SPRINGFIELD — Setting up the legislation for an immediate floor vote and delivery to a receptive Gov. J.B. Pritzker, an Illinois House committee approved a measure Wednesday that would hike the state's minimum wage to $15 within six years. The plan is being met with strong opposition from business groups.
The Labor and Commerce Committee voted 19-10 along party lines to advance Rep. Will Guzzardi's plan. It would bump the $8.25-an-hour rate to $9.25 on Jan. 1. After moving to $10 on July 1, 2020, it would increase $1 each Jan. 1 until 2025.
"Anyone in this state who is working for that wage will tell you they're not being compensated fairly," Guzzardi, a Chicago Democrat, testified. "They're being kept in poverty by being paid a wage that is less than the value of the dignity of the work that they put in every day."
The Senate approved the legislation last week. Pritzker, a Democrat, made a $15 minimum a centerpiece of his successful campaign last fall. He has instructed Democrats who control the General Assembly to send him a bill he can sign into law before his Feb. 20 address to unveil his budget proposal.
House Speaker Michael Madigan, a Chicago Democrat, said the bill would be called for a vote today (Thursday) and he expected the legislation to pass.
Republicans said the fast-tracked advancement of the measure puts an end to a short-lived era of good feeling between the parties at the Capitol.
“This is a change of attitude since last month,” Republican House Leader Jim Durkin said. “There was all these platitudes and statements that were made about how we were going to work together and solve these problems. That is not the case today. Republicans have been shut out in negotiating in the House, and we have had no voice with the administration.”
Major business interests oppose the pace of the phase-in. They have pushed a tiered approach with lower hourly rates in regions outside Chicago that have lower costs of living. The Illinois Retail Merchants Association has suggested phasing in to a $15 base wage in Chicago, $13 in its suburbs and $11 in the rest of the state.
"Small businesses across the state of Illinois are concerned that our local economies are being perceived as comparable to the bustling Chicago, Illinois," said Karen Conn, whose family owns central Illinois hospitality businesses. "I live here, work here, play here, every single day, and I'm here to tell you that Springfield is nowhere comparable."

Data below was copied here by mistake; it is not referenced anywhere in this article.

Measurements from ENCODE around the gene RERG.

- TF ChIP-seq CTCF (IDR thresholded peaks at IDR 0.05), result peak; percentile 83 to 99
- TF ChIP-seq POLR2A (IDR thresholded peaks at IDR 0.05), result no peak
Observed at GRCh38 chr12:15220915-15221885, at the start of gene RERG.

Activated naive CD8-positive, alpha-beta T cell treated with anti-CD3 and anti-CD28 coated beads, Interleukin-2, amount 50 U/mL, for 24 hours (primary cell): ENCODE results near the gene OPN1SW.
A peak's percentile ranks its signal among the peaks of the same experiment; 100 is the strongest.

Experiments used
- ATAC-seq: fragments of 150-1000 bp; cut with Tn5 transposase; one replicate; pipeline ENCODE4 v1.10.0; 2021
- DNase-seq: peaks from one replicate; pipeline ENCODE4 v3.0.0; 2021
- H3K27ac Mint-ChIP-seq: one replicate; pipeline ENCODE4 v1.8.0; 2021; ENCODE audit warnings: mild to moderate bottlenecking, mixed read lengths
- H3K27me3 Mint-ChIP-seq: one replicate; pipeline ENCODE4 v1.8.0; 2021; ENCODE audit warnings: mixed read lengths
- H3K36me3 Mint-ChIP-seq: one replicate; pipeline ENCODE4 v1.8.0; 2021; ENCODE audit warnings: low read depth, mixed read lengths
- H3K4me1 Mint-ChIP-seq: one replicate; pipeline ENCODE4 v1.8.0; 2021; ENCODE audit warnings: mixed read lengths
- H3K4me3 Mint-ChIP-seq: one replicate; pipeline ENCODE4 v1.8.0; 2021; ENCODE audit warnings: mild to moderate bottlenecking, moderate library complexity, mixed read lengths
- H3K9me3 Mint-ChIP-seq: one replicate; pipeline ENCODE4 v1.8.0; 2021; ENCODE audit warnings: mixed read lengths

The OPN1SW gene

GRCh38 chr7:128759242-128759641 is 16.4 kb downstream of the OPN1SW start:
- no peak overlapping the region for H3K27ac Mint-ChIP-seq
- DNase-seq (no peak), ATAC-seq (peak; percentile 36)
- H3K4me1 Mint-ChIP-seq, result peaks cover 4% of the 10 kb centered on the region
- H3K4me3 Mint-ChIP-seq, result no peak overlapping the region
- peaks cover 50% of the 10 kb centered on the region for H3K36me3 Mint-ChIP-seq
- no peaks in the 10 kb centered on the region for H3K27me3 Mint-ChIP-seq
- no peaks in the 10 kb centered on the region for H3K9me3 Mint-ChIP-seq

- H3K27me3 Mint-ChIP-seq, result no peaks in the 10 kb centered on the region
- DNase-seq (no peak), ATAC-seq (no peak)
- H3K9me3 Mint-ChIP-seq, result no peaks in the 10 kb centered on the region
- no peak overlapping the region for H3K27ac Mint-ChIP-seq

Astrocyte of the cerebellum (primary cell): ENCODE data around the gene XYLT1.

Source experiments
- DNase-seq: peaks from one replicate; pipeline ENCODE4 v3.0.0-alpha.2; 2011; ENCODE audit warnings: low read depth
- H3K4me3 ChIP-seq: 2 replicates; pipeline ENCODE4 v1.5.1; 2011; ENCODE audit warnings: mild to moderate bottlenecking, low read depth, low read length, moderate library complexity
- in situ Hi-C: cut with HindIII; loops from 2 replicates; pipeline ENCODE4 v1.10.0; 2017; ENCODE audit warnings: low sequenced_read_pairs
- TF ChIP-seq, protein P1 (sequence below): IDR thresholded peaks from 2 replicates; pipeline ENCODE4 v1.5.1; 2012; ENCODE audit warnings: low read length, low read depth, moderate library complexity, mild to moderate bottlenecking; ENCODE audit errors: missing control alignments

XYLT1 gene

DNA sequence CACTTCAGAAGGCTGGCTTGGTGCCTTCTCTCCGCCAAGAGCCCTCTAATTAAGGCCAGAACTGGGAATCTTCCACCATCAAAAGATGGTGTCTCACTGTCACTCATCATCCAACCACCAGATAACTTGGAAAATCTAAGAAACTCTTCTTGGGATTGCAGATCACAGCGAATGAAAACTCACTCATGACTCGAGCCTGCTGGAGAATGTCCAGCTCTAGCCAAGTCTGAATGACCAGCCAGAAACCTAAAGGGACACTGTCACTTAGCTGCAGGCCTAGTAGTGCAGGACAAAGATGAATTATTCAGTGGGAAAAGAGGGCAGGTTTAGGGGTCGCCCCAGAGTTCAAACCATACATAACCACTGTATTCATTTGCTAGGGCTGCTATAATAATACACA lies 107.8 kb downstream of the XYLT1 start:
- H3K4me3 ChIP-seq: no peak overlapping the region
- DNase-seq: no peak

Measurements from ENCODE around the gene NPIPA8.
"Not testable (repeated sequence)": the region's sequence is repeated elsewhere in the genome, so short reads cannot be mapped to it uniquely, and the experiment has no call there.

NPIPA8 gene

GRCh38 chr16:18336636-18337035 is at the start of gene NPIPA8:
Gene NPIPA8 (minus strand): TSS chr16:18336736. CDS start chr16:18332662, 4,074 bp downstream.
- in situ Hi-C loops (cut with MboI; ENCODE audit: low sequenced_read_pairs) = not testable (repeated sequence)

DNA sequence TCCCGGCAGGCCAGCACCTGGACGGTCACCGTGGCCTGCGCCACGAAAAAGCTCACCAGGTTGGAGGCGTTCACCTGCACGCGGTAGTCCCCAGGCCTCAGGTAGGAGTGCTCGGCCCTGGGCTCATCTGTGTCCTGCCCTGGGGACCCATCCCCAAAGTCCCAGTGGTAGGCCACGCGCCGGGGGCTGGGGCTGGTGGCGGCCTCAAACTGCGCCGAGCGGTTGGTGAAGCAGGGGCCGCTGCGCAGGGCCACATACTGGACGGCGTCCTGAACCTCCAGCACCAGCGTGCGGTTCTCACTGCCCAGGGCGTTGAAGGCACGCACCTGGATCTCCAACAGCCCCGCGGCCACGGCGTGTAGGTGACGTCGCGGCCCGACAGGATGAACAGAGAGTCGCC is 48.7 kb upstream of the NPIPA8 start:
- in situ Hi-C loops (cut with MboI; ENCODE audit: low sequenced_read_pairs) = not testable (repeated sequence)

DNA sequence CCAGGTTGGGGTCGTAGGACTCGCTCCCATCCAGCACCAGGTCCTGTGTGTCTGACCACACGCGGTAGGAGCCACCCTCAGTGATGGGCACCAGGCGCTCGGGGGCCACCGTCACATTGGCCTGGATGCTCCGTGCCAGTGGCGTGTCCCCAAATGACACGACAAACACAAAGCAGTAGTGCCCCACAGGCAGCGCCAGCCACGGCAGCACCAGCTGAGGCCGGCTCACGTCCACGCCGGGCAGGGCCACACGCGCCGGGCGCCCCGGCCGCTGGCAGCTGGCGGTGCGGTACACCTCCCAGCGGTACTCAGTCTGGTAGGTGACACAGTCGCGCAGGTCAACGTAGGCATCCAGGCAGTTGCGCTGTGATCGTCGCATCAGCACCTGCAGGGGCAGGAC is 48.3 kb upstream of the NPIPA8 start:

Pritzker opposes regionalization. He said last week that it would be unfair for workers doing the same jobs in different cities would be paid different wages. The bill set for a vote today (Thursday) does not include those provisions.
Illinois Municipal League also released a letter this week urging legislators to push back on a one-size-fits-all statewide approach. The organization is pushing for a wage increase that takes into account the "significant economic differences" communities face.
"We ask you, as a legislator representing our cities, towns and villages, to recognize that while $15 per hour may be acceptable for some communities, it has a different and varying impact among regions throughout the state," the letter reads.
The IML also states the increase would have a negative impact of employers and employees because of the differing economic states of the state's region.
"An increase to $15 per hour, even over a long period of time, could have a negative impact on many employers and employees in our communities because the dynamics in major metropolitan areas simply do not exist everywhere and cannot be relied on to blunt this added cost," the group said.
According to a survey conducted last week by Central Illinois Regional Chamber Legislative Efforts, a collection of 14 local chambers of commerce, more than 91 percent of 424 surveyed reported concern about the impact the wage increase will have on their business.
The top four effects business owners predict the increase will have on their business are a need to raise prices to cover costs (68 percent), reduce hours for employees (63 percent), slow down hiring for new positions and laying off employees (48 percent). Another 14 percent (about 60 businesses) said they would have to consider closing due to the increase.
Some larger employers have already beaten Illinois to the punch at raising employee wages. Amazon set its starting rate for U.S. workers at $15 per hour last year. In a tweet congratulating the Illinois Senate for passing the bill last week, the e-commerce giant noted that after they announced their wage increase the number of new applicants for jobs with the company tripled.
Target raised its starting wage to $12 in 2018 and has indicated it plans to raise it to $15 by 2020. Walmart has raised its starting wage to $11.
The Belleville News-Democrat, State Journal-Register and Capitol News Illinois contributed to this report.